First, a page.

I imagine Mary ruffled a few feathers when this book was published in 1792, but she only said what needed to be said. Examples of the suppression of women were many, but Wollstonecraft chronicles the ones that were most important to her and provides an intelligent, common sense analysis of what needed to be done in each instance. One of the most important was education, and her belief that young girls needed and deserved the same type of education that was made available to young men. Progress h I imagine Mary ruffled a few feathers when this book was published in 1792, but she only said what needed to be said. Examples of the suppression of women were many, but Wollstonecraft chronicles the ones that were most important to her and provides an intelligent, common sense analysis of what needed to be done in each instance. One of the most important was education, and her belief that young girls needed and deserved the same type of education that was made available to young men. Progress has been made since 1792, but in her examples you will see that shades of the past still linger in certain areas. This is an important work and should be read by everyone, but it suffers from it's length, it's language and writing style. Eighteenth century writing can be tedious, especially non-fiction, but the message is there and it is certainly worth reading.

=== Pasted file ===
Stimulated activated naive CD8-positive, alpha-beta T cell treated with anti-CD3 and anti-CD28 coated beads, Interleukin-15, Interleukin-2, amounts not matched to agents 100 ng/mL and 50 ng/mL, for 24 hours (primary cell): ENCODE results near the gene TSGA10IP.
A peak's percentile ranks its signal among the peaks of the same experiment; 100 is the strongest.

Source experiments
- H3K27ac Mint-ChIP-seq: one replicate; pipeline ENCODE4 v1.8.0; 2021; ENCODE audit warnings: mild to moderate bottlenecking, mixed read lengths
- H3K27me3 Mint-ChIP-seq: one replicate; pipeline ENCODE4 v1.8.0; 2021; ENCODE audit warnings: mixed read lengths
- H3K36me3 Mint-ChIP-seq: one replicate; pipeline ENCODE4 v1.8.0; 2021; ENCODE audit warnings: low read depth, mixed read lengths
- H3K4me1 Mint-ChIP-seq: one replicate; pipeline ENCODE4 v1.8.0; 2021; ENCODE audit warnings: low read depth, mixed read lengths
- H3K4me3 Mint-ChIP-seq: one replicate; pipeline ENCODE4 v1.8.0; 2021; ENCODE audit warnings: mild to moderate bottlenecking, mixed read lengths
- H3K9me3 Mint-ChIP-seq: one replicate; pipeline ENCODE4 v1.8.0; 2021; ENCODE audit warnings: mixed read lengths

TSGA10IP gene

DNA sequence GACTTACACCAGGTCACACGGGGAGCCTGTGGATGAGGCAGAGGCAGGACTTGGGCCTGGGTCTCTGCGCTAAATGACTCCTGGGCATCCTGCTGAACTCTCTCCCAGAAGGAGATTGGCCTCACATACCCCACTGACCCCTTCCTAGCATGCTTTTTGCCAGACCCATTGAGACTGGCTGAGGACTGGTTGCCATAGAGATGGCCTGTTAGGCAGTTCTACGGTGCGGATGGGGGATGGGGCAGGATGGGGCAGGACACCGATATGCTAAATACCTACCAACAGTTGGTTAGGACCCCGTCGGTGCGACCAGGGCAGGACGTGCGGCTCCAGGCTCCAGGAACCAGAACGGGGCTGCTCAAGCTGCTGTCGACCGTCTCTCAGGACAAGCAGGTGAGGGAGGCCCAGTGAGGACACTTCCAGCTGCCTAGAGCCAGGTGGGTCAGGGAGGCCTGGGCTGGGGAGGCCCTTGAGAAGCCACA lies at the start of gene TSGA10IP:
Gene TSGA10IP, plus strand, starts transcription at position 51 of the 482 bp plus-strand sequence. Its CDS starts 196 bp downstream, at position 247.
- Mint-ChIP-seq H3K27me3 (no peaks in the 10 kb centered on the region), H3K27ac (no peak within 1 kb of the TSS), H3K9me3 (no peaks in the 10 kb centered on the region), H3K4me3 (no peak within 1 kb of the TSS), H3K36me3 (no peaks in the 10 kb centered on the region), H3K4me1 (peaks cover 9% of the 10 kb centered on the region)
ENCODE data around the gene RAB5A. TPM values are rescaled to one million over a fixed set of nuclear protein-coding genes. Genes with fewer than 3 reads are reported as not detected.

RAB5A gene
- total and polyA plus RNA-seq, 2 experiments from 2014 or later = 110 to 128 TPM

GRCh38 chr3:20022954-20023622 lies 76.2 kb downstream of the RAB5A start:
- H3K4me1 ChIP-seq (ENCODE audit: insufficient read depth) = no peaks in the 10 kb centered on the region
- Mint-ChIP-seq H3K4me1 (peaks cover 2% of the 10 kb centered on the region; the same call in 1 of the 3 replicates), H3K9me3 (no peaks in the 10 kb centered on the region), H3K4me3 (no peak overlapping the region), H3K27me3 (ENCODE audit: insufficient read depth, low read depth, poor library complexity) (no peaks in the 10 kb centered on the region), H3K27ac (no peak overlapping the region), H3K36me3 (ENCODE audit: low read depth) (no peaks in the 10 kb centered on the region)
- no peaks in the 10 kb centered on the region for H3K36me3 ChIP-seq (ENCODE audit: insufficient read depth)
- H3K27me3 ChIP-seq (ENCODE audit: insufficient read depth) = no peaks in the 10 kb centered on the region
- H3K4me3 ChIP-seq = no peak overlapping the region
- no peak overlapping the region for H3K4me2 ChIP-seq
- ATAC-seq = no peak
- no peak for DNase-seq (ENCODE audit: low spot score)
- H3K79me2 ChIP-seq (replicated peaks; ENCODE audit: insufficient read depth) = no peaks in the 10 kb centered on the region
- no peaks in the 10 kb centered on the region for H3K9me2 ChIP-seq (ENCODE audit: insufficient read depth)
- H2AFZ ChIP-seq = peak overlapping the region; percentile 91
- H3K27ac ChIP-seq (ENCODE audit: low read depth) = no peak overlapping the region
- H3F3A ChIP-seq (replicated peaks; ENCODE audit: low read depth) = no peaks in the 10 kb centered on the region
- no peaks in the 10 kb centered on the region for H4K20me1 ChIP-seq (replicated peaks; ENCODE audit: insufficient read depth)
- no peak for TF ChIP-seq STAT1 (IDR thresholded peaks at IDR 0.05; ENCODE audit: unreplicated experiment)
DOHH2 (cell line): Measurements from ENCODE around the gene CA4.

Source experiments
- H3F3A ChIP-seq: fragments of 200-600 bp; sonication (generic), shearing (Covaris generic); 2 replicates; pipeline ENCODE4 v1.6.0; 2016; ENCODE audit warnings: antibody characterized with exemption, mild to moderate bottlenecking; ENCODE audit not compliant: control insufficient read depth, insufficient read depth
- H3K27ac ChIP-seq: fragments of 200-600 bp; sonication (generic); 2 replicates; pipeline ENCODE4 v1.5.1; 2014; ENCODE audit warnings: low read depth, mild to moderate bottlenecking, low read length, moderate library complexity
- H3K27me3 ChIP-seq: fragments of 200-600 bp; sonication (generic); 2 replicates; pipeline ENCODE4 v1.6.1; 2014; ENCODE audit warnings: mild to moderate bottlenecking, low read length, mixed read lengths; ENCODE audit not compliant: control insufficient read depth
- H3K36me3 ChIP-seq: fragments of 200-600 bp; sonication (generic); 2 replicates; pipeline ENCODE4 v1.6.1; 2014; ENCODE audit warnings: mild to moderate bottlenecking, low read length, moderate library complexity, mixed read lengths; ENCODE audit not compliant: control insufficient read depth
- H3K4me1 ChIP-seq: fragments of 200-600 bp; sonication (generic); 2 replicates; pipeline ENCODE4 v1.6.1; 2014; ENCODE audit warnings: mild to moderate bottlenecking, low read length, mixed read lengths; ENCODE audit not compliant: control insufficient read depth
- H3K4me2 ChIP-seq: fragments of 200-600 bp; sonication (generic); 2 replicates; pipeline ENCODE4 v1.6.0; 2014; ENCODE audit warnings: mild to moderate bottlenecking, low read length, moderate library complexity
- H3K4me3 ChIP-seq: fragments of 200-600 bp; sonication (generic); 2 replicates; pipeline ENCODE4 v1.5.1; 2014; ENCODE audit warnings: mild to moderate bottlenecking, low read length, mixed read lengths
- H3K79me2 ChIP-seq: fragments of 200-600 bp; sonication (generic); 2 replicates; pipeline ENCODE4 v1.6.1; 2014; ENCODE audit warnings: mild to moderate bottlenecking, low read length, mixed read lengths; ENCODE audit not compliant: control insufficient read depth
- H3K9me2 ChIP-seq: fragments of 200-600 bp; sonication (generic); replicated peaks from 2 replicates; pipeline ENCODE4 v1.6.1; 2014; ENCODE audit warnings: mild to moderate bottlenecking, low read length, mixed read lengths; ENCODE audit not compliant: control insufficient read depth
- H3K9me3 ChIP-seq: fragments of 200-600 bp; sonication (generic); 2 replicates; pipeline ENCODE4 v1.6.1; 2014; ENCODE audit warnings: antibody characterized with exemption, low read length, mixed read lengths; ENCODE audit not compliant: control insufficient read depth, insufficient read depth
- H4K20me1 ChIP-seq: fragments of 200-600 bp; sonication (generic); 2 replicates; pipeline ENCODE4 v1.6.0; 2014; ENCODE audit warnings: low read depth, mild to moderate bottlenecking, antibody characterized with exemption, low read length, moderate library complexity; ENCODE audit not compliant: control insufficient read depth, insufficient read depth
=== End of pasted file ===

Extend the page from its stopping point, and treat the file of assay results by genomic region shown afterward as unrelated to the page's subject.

14. 5 out of 5

    Aubrey